columbian-mammoth

Columbian Mammoths

The Columbian Mammoth was named after Christopher Columbus, the most famous explorer of the New World, because this species of mammoth is unique to the Western Hemisphere. The one found in Clute was the first mammoth to be discovered in the Texas Gulf Coast area. The mammoth is nicknamed Asiel, and if you’re ever in the area, you can stop by “Asiel’s Restaurant”, which boasts a replica of the skull, and an exhibit including some real fossils of deer, camel, and giant sloth that were also discovered in the area.

So there are indeed a few paleontological discoveries that have unexpectedly popped up in the Houston area. And who knows, maybe the next find is under you right now! Next week we will turn the dial of geological history forward to the era of human occupation to discuss some more intriguing specimens found lurking beneath the surface of our city.

Incidentally, we happen to have an entire Hall of Paleontology devoted to prehistoric North America here at HMNS, so next time you’re visiting, be sure to check that out. We have examples of all three animals discussed in the article.

Glimpses of Eden: the Pongos Basin of Peru

Well, I’ve had some ‘feedback’ from some of my professional peers regarding my blogs: ‘Gee Dan, so good of you to sell out on your research in favor of war stories from the trenches!?’  OK – well, I guess the blogs were just a lot of fun to write so far (and hopefully just as much fun to read?)  So here is one a little bit different from my prior blogs, that highlights a recent manuscript that was published by my colleagues and I.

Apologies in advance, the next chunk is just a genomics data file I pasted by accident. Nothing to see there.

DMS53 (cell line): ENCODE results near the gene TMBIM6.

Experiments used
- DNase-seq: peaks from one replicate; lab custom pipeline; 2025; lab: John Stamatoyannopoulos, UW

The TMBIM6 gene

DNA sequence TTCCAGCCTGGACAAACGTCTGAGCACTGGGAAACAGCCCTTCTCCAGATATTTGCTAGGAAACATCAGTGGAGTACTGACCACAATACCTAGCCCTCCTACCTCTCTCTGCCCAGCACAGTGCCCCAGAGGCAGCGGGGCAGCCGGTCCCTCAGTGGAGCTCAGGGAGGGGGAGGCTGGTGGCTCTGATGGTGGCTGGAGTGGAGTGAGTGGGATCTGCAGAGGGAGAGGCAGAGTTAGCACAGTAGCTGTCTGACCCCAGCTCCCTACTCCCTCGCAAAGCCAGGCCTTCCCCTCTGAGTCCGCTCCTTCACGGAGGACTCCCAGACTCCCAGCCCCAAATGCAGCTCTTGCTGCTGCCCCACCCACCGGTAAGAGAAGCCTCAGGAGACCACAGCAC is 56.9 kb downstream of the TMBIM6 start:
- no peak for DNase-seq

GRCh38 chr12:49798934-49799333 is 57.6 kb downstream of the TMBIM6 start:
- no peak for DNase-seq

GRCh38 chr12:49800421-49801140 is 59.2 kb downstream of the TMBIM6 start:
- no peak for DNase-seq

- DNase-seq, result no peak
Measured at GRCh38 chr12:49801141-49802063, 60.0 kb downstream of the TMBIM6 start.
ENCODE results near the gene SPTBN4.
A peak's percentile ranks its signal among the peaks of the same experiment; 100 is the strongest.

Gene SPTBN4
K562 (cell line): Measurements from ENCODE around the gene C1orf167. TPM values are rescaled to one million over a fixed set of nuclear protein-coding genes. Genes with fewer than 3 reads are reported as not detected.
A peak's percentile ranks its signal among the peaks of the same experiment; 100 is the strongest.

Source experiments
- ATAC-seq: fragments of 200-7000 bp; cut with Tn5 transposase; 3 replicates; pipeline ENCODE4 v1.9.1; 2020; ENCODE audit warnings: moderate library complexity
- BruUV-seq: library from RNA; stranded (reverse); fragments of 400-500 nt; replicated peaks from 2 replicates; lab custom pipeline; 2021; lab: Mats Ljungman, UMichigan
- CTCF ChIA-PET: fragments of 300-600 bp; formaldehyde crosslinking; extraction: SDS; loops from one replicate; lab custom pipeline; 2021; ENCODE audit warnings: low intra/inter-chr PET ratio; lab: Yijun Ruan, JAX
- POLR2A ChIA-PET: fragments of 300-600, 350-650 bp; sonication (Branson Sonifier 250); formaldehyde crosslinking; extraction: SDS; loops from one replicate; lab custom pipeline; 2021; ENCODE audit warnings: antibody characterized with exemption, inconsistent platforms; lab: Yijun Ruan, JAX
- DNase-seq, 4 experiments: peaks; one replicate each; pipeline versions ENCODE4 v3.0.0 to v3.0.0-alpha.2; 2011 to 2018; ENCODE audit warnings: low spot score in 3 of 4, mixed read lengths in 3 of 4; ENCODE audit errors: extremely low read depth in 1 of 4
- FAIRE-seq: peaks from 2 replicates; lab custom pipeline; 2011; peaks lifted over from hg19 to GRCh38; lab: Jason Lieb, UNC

Photo by N. Dauphine

Photo by N. Dauphine

Imagine a pristine and lush rainforest that has been virtually un-infiltrated by post-Colombian civilization.  Does such a place exist? And if so, how has it maintained its unexploited state after all this time?  Such a region in fact does exist.  In the Department (state) of Amazonas, Peru, the territory north of the vast Marañon River is perhaps one of the few, if not only, final frontiers remaining on our planet.  A true ‘Garden of Eden’ where people and wildlife live in harmony and the pristine habitat remains relatively unmolested.

The indigenous Aguaruna are perhaps one of the last indigenous communities to be ‘transitioned’ by Missionaries, despite years of attempt.  Indeed, the Aguaruna are one of the groups that tend to be more reactionary to transition, resorting to rituals such as making Tsantas (shrunken heads) of their conquered adversaries.  Remarkably, these ‘noble savages’ are at total peace with nature.  While many indigenous cultures manage their natural resources in a highly sustainable fashion, the Aguaruna go one step further, revering the wildlife with which they share the region, with much of their folklore and culture revolving around birds.  In fact, the Aguaruna even practice the art of taxidermy with birds, using kapok (Ceiba pentandra) fiber instead of cotton.